1993: The Grand National That Never Was

Good Morning!

Welcome to another post in my Horse Racing History series! Today’s is a very exciting one, just two weeks before my older brother was born, the 147th running of the Grand National took place but as always with my history stories… It didn’t quite go to plan! Let’s get straight into it…

On April 3rd 1993, the 147th running of the Grand National was scheduled to take place at it’s regular home of Aintree Racecourse, the day started off as it always did, then things suddenly took a turn. Before the Grand National could take place, fifteen animal rights protesters invaded the course near to the first fence, the second time in 3 years, a repeat of the 1991 Grand National 2 years prior, this caused the start to be delayed. However, that isn’t the biggest turn of events that happened that day.

When the race was finally ready to start the horses lined up as they normally would, however a false start was called when several riders became tangled in the starting tape. The starter was a gentleman called Keith Brown who was officiating his last ever Grand National before his retirement, he waved his red flag, then the second official Ken Evans who was 100 yards down the track signalled to the runners to turn around.

So they go again, on the second attempt, the tape became tangled again, this time around the neck of Richard Dunwoody, again causing a false start. However, this time his recall flag didn’t unfold itself as he waved it, which in turn meant that 30 of the 39 runners set off around the track, oblivious to the false start and the recall.

Officials, trainers and the crowd tried to halt the race, however the majority of the field continued on. By the 6th fence, Becher’s Brook only 1 of the 30 starters still competing had fallen. The BBC’s commentary team at the time were Peter O’Sullevan, John Hanmer and Jim McGrath and they continued to describe proceedings all whilst reminding viewers that ‘it’s got to be a void race’.

It wasn’t until the water jump, the final fence of the first circuit, that many of the jockeys became aware of the situation and pulled up, this included Champion Jockey Peter Scudamore on Captain Dibble and most of the horses to the rear pulled up also. Peter Scudamore pulled up due to seeing trainer Martin Pipe waving at him near the water jump to stop.

However, 14 horses continued to race into the second circuit. In the end, it was 50/1 shot Esha Ness ridden by John White and trained by Jenny Pitman who crossed the line first in the second fastes time in Grand National history. Only 7 horses finished the race.

Immediately after the race finished there was a lot of confusion as to what would happen next. Starter, Keith Brown was interviewed by BBC and hinted that there was a possibility that the nine jockeys who noticed and obeyed his recall could be eligible to take part in a re-run. A short time later several jockeys said that they though the officials attempting to stop them were actually something to do with the protestors from before the race. Esha Ness’ jockey, who unofficially won the race, John White, said that towards the end of the race “I could see there were only a few horses around, but I thought the others had fallen or something”.

The Jockey Club later declared the race void, ruling out any re-running of it and they subsequently launched an inquiry. At this stage bookmakers were forced collectively to refund an estimated £75 million in bets staked.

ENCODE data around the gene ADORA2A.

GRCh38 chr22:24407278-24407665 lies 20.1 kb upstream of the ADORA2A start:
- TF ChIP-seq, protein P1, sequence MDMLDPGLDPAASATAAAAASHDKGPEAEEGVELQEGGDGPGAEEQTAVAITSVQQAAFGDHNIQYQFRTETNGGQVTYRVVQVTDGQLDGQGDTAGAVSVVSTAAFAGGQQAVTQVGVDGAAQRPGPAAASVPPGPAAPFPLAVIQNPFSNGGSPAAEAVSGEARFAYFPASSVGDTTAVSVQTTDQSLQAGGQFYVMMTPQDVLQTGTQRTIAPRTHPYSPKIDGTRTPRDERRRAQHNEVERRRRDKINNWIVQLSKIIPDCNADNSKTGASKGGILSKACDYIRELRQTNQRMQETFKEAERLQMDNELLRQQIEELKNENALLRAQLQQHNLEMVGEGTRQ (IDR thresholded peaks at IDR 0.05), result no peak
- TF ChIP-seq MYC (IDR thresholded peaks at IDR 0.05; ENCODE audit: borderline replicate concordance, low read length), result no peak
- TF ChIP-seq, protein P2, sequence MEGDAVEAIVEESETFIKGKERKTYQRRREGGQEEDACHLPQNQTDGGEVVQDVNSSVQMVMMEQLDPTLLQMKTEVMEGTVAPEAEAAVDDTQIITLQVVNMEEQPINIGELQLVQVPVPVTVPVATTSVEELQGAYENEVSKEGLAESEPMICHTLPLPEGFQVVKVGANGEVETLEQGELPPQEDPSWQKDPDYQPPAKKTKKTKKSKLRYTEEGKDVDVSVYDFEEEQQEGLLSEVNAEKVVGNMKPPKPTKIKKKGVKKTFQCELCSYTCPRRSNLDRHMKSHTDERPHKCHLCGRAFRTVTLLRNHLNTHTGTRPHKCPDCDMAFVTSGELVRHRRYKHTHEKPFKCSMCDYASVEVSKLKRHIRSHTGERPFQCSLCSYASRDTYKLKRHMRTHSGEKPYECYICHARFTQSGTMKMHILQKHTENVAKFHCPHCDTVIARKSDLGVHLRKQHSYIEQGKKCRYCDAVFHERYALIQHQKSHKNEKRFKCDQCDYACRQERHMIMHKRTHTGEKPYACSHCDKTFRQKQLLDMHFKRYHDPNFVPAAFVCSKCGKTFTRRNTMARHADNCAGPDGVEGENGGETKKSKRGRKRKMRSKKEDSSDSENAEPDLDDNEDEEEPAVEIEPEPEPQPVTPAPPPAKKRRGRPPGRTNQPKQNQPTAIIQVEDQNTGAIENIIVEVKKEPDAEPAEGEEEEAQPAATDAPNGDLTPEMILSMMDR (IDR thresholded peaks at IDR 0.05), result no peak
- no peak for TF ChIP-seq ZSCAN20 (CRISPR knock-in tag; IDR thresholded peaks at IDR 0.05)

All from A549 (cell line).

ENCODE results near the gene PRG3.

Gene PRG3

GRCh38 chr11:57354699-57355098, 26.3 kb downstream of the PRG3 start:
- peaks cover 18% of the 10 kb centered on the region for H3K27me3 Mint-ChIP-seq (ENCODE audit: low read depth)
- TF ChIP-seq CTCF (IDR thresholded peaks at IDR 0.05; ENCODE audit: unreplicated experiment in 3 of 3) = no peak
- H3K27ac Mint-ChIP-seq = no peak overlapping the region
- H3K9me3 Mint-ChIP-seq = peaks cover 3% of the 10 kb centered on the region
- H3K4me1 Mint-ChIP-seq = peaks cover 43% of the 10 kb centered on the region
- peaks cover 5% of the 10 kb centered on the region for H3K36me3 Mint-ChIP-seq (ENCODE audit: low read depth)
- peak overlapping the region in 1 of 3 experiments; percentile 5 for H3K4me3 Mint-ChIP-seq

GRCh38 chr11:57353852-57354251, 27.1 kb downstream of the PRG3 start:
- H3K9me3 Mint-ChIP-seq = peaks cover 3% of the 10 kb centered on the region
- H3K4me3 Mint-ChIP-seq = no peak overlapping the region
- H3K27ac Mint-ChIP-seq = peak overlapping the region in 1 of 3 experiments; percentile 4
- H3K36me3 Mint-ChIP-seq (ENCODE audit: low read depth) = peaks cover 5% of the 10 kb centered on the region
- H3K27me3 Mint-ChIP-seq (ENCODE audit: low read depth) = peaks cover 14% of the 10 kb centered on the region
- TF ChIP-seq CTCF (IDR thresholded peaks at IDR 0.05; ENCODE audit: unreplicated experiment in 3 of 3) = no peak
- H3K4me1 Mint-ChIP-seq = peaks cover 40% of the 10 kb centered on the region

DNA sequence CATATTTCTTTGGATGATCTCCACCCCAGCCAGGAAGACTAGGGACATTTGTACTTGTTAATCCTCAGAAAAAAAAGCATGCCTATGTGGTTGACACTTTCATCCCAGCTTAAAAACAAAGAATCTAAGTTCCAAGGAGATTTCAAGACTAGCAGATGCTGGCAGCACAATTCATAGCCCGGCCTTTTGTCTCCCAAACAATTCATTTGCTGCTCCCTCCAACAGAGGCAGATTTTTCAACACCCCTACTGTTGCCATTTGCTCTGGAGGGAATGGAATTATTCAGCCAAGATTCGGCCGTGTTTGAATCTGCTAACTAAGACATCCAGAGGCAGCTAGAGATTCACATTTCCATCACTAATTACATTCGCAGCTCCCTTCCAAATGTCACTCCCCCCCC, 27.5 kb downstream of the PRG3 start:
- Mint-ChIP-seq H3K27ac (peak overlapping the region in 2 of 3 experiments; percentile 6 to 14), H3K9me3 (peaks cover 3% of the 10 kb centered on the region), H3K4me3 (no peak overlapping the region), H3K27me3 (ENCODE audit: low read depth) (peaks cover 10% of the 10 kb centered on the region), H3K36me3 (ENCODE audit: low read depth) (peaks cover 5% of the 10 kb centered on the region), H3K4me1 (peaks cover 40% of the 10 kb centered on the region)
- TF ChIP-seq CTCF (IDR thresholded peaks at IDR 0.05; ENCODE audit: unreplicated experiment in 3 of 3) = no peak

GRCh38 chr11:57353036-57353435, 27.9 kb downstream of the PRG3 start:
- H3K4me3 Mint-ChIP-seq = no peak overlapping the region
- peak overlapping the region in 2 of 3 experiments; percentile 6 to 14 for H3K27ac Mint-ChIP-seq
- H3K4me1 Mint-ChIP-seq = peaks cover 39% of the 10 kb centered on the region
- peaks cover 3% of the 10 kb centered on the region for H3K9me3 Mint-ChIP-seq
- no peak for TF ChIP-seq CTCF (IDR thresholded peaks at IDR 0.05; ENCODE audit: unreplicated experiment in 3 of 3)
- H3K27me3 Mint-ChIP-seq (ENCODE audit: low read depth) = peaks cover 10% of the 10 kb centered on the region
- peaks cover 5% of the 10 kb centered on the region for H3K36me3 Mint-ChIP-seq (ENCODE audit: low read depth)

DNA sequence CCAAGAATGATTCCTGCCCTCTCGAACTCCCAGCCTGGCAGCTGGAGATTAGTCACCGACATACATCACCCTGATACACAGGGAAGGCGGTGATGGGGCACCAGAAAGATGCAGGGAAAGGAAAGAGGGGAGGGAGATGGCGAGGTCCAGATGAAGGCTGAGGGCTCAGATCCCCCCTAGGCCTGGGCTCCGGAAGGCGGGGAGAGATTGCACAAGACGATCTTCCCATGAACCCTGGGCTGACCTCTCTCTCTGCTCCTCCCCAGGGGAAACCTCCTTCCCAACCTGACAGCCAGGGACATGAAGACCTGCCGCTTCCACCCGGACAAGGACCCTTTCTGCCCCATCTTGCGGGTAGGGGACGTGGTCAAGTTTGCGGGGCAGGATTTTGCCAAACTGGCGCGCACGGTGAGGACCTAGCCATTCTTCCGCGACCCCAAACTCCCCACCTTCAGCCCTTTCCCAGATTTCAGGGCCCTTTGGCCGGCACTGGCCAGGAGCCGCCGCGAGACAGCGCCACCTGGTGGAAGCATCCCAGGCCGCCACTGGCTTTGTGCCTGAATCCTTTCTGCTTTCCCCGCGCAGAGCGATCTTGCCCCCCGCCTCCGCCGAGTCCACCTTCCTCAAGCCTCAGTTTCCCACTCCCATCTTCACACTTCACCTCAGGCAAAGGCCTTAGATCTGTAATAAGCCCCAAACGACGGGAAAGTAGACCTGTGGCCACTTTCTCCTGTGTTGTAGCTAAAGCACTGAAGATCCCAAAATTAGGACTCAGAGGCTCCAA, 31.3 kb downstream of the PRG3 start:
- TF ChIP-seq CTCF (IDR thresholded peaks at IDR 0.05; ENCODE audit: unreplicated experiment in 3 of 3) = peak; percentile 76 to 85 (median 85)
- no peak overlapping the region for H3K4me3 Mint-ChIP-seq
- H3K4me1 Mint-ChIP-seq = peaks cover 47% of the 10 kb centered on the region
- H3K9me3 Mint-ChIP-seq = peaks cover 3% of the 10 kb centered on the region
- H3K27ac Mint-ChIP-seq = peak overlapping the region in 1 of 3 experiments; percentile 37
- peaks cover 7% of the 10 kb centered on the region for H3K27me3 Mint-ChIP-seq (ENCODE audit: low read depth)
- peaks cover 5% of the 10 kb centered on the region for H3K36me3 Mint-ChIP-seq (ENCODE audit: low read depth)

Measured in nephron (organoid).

An inquiry was later conducted, headed up by High Court judge Sir Michael Connell, the deputy senior steward of the Jockey Club since 1988. His report portioned some of the blame to starter Keith Brown for allowing the horses to get too close to the tape in the first place, however most of the blame was aimed towards the second official Ken Evans for failing to notice the second false start. Later that year Keith Brown retired stating “it was very sad for all concerned, whatever could go wrong that day, did.”

Following the official inquiry, a 34 page report with recommendations was approved by the Jockey Club. Public discussion had included the possibility of introducing electronic devices, however the use of modern technology was dismissed on the basis of a lack of total success overseas and being open to sabotage or technical failure. The tape at the start line was made more sturdy, consisting of 3 strands instead of 1 with a more distinctive pattern and the width of the start was also reduced.

It was decided that when a false start is called, two official who are in constant contact with the starter via radio, will have fluorescent yellow flags that they wave at the jockeys, further up the course there will also be a third official who is positioned to stop those who fail to notice the two initial flags. If necessary, the third official can follow the field in a car to stop them.

This was the first and so far, the only time that the Grand National has been declared void and hopefully it will never happen again!

I hope you enjoyed this one, I feel like my history posts are sometimes a little short, but they’re also very interesting and I love doing the research into them. I hope to continue this series with plenty more stories. I have created a Google Form which you can access and input any ideas you may have that you would like to see me cover, this can be any historical stories, people to interview as well as any original ideas of content you may like to see me put out onto my site. I appreciate all of the feedback I get weekly from my readers so it is only fair I create content which best suits my audience and that my readers want to see! You can access the form right here: https://docs.google.com/forms/d/e/1FAIpQLScg5vZg8Xonpg8l-3S6gVSwS3FPx8wiGFUcmkPX9qXiSW9QQQ/viewform